“Are you going to talk about anything else?” My brother rolled his eyes as I talked about a technical area of patent infringement that no one in my audience cared to learn about. This was just a few weeks ago, and we were at a small dinner party with some family friends. I had finished up my time with a firm this summer, and I was excited for the chance to talk about it. But my brother’s comment reminded me just how much I’d been talking about my work. I had an amazing summer outside of the firm, too: I went on some relaxing getaways, I spent a lot of meaningful time with my family, and I finally read the books that had been on my reading list for months now. Yet, throughout dinner, I had mainly only talked about my firm experience. It was a reminder to me that law school — and the legal profession — should not and does not encompass my entire identity.
During my first semester of law school in Fall 2019, I found myself burnt out fairly quickly. I was spending too many hours reading, not necessarily because I had a lot to read, but more so because I felt that this was what I had to do. I felt like I was supposed to be outlining after every class, even if I didn’t really know what outlining even was. Despite being on top of my schoolwork, I felt guilty when I wasn’t doing law school-related work, only because I felt that there was no time or room to think about anything else.
In retrospect, my perception of law school was wrong. I am the first [to-be] lawyer in my entire extended family. As a result, before I even began law school, I put a lot of pressure on myself to do my best and become the best. In doing so, I very quickly lost sight that while law school was an important part of my life, it wasn’t the entirety of it. In psychology, enmeshment refers to an unhealthy codependent relationship where boundaries between two individual people become blurred. The term is also used in the sense of becoming enmeshed with one’s career, to the extent that it encompasses one’s whole identity.
As a 1L, I had become enmeshed. Partially because of my self-imposed pressure to succeed and partially due to the cutthroat environment that law schools naturally create, I made law school — and being an eventual lawyer — my entire identity. I stopped focusing on my relationships, health, and other hobbies. I was lucky to be close to home and have a circle of friends outside of law school nearby. Eventually, being around my family and friends helped me remember that I had other important aspects of my life that I could not neglect. Going through this self-realization in law school has helped me become more aware as I prepare to enter the legal profession.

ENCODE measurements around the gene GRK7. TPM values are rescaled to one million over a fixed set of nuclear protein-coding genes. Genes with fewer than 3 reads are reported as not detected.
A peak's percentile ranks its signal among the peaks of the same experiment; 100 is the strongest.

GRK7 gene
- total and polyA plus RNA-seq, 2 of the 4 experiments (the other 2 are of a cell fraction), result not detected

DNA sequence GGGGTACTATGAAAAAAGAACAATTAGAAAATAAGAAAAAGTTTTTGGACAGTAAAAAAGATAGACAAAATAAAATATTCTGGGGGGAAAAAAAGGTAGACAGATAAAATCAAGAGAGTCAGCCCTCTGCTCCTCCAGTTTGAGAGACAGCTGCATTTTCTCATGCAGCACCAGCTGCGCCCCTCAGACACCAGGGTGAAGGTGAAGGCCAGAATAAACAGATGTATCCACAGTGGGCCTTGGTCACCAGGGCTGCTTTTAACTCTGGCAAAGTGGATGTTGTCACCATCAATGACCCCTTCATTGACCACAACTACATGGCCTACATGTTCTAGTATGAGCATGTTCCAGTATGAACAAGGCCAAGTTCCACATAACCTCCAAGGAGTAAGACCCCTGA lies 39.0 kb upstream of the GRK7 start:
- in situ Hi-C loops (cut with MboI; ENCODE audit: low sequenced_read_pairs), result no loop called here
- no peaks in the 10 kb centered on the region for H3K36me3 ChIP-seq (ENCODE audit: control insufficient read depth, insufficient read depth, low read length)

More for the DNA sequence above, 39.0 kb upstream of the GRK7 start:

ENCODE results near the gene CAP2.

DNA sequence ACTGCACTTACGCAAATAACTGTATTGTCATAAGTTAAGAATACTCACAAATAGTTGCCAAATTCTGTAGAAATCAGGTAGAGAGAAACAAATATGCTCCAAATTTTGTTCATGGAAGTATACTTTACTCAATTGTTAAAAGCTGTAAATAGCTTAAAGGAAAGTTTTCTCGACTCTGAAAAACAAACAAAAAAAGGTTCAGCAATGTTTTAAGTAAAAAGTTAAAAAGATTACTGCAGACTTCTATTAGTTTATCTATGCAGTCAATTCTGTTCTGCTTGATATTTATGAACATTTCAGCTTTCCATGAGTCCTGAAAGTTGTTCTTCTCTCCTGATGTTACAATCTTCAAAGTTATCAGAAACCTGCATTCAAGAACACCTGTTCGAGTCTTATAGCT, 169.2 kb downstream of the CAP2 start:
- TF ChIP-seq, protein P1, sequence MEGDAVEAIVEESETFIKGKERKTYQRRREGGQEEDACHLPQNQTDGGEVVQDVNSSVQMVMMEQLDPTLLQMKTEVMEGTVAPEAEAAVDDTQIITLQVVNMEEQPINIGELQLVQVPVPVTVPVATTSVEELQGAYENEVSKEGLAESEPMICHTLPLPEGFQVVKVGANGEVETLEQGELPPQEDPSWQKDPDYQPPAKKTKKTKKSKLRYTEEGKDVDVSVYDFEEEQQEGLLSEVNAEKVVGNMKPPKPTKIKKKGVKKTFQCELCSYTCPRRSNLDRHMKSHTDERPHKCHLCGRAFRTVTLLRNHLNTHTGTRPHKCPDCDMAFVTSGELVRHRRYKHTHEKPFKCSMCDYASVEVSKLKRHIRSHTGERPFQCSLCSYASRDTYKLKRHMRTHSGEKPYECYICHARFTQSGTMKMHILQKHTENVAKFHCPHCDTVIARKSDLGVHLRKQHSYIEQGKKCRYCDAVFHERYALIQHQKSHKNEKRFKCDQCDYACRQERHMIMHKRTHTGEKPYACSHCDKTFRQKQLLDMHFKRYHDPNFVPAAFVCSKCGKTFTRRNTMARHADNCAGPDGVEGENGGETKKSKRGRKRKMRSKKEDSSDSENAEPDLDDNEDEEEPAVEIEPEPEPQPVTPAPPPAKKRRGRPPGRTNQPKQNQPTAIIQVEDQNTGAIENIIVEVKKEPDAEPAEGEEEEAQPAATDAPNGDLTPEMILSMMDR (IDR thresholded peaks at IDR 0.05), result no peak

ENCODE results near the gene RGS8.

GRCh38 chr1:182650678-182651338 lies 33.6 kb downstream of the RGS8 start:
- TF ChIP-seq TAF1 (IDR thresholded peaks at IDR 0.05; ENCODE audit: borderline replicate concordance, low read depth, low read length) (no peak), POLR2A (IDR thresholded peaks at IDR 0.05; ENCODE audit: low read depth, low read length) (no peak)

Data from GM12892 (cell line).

The legal profession can create an environment where it is easy to become enmeshed: the work is high-pressure, we work in high levels of competitiveness, and unfortunately, overwork is sometimes glamorized. Being passionate about work is not a bad trait, but when these factors lead to “being a lawyer” becoming the central focus of one’s life, this becomes unhealthy. Not only can such enmeshment lead to burnout, but it can also have detrimental effects on our overall well being when there is a slightest change in our careers. Job changes, hiatuses from work, and entire industry shifts are normal, but when we build our lives around and view ourselves from an angle of only our careers, it can lead to depression, anxiety, and loneliness when these changes inevitably occur.
Experts in the field suggest that to combat career enmeshment, people should reflect frequently and deeply on their values and interests; we all have a sense of personal purpose distinct from our work, and we should feed into that as often as we can. On a practical level, experts also recommend describing ourselves to others without mentioning our job titles, by focusing on our hobbies, traits, or purpose instead. In addition, research shows that having a close circle outside of work helps ground us and expand our identity beyond work.
I will always be very grateful for my time at BC Law and I am still very excited for my future career as a lawyer. However, I know that my work isn’t the sole source of my overall happiness. Before I took on the role of “law student,” I held numerous other roles: daughter, sister, and friend. I sustained these throughout law school, and I’ll continue to invest in them afterwards. I hope to enjoy myself at work, but after a long day at the office, when I come home at night, I want to be happy with the life I’ve created there.
I spend most of my Sundays at temple, a place that is always a welcome respite from law school. A few weeks ago, I met a girl around my age who had just moved to the area, and we sat together for a bit. I talked about how I’ve basically been raised in this area, and she told me how she’s moved around ever since she was little. We connected over our shared love of cooking and we laughed over our kitchen disaster stories. At one point, she asked me what I did, and I started with my spiel: “I’m a third-year law student at Boston College Law School…” I bit my tongue and stopped there. The next week, I met her again, and she told me she had gotten her mother’s recipe for a dish that we had talked about the week prior. Amidst our conversation, she asked, “Hey, what do you do again? You must have mentioned it last time, but I totally forgot.” I smiled. She doesn’t know me as “A Law Student.” I like it that way.
Roma Gujarathi is a rising third-year student and loves to hear from readers! You can contact her at firstname.lastname@example.org.
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